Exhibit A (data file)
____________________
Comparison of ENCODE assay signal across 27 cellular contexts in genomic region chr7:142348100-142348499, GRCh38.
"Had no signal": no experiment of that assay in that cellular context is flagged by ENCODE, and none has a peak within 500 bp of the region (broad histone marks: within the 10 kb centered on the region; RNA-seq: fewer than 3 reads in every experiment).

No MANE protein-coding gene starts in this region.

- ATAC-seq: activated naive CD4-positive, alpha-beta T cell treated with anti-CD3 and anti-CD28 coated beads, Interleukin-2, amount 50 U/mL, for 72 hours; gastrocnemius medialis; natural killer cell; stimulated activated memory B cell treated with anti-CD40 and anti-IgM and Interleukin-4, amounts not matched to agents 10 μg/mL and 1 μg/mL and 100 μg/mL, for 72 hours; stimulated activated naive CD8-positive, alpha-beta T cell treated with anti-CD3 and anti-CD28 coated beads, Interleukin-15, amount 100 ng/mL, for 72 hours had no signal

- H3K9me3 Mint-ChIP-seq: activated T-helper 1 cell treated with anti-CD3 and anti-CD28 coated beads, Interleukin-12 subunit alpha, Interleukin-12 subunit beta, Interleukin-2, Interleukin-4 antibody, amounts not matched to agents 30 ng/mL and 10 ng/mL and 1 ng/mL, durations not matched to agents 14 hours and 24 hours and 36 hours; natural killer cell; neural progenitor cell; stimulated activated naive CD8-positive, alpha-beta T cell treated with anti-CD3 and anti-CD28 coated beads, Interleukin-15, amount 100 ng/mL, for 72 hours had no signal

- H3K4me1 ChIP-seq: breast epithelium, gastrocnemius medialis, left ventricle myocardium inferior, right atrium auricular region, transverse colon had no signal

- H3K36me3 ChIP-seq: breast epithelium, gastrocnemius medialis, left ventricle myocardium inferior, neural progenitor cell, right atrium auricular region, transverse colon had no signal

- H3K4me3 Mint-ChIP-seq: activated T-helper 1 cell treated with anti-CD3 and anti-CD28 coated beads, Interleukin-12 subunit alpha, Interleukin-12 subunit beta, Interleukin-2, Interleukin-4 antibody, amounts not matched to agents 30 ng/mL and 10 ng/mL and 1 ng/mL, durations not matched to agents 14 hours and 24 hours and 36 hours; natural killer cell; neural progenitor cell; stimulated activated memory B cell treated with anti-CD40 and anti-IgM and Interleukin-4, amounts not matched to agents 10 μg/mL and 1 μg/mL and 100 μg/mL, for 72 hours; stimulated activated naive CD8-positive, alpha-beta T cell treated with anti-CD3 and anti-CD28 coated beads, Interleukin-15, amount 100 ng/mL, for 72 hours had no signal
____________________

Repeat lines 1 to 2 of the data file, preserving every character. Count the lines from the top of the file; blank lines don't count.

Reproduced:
Comparison of ENCODE assay signal across 27 cellular contexts in genomic region chr7:142348100-142348499, GRCh38.
"Had no signal": no experiment of that assay in that cellular context is flagged by ENCODE, and none has a peak within 500 bp of the region (broad histone marks: within the 10 kb centered on the region; RNA-seq: fewer than 3 reads in every experiment).